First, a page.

Arqiva and O2 kick start small cell mission

Arqiva and O2 have announced a new project to deliver 300 small cell sites across some of London’s busiest boroughs to increase connectivity and begin walking the 5G trail.

14 borough have been identified, making use of some of Arqiva’s concession contracts, with work set to begin in the summer, running through to 2020. The 300 small cells will be installed on various bits of street furniture in areas where mobile data demand is particularly high, such as outside train stations or shopping centres.

“New types of mobile infrastructure are now required to meet the needs of the mobile network operators and their customers,” said David Crawford, MD of Telecoms & M2M at Arqiva. “As demand for data continues to increase, the requirement for network densification will grow and use of street furniture and small cells will play a critical role in delivering the mobile networks of the future.”

“National 5G infrastructure – when it arrives in a few years’ time – will not only have a crucial impact on our economy, it will change the way we live our lives,” said Brendan O’Reilly, CTO at O2. “Our partnership with Arqiva reflects this belief and demonstrates our commitment to exploring opportunities to provide the increased capacity and denser coverage our customers deserve in the areas they need it most. Only by working together, with industry partners, regulators, and government policy makers, will we be able to continue delivering the best for our customers and to help the UK maintain the digital leadership we have all worked so hard to establish.”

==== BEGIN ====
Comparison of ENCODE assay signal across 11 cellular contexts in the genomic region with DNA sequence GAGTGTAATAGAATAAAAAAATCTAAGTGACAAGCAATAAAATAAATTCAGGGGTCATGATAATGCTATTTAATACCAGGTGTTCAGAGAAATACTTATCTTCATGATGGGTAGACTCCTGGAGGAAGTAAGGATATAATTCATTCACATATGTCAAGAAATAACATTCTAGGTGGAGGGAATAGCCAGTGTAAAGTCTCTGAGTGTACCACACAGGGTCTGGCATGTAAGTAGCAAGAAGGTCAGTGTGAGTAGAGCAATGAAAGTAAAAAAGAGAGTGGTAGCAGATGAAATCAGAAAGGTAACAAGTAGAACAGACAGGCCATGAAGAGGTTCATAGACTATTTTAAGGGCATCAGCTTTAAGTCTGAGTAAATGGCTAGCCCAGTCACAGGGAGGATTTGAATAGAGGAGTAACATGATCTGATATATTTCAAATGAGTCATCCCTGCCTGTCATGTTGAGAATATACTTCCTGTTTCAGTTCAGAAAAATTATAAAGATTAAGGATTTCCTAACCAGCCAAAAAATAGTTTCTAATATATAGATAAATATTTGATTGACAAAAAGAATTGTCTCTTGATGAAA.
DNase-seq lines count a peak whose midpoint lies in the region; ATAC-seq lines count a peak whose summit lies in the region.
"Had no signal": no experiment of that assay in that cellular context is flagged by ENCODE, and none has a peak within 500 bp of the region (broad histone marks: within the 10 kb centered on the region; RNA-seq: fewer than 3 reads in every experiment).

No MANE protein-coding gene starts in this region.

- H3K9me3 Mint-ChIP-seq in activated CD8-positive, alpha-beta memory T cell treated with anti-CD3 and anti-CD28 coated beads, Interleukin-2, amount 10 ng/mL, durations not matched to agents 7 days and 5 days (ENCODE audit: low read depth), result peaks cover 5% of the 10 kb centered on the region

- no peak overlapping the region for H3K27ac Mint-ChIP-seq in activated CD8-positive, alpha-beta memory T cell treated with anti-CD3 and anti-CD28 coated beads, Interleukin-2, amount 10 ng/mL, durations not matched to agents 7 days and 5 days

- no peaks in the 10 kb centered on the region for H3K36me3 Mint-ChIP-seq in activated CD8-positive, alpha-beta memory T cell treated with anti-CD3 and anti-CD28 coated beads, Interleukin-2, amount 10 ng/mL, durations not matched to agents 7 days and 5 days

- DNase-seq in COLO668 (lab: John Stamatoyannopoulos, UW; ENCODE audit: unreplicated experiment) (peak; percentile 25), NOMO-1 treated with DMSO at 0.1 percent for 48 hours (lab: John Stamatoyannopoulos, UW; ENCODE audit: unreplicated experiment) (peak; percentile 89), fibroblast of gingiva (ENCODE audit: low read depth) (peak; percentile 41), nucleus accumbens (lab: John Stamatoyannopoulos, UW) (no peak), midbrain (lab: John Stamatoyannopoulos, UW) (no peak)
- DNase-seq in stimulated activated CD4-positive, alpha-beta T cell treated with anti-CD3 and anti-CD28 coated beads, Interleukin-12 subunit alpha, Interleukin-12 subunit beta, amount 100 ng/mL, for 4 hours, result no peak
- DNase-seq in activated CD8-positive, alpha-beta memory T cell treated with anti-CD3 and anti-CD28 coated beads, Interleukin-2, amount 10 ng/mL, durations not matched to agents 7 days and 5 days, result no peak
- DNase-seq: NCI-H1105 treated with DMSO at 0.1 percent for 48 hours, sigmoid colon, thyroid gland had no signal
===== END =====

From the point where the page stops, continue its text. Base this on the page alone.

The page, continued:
The announcement might come as a welcome relief for O2 customers, who could get frustrated at the level of service from the telco. According to Opensignal, O2 is consistently the worst performer when ranked against the other MNOs in the UK. London is an area which has notably suffered, though the additional infrastructure might go some way to help. The question which remains is how much.

What hasn’t been said are any specifics to the technology being used. 300 might sounds like a big number to some, or it might sound minor, it all depends on the scale. Depending on the specific products being used, the range could vary from a couple of metres to a few kilometres. 300 might be a useless number or perhaps overkill. As O2 is yet to respond to requests for more information on the tech, who knows.

Perhaps this is part of the big O2 plan; the telco has seems to enjoy playing the connectivity guessing game with its customers, maybe this is just a continuation.

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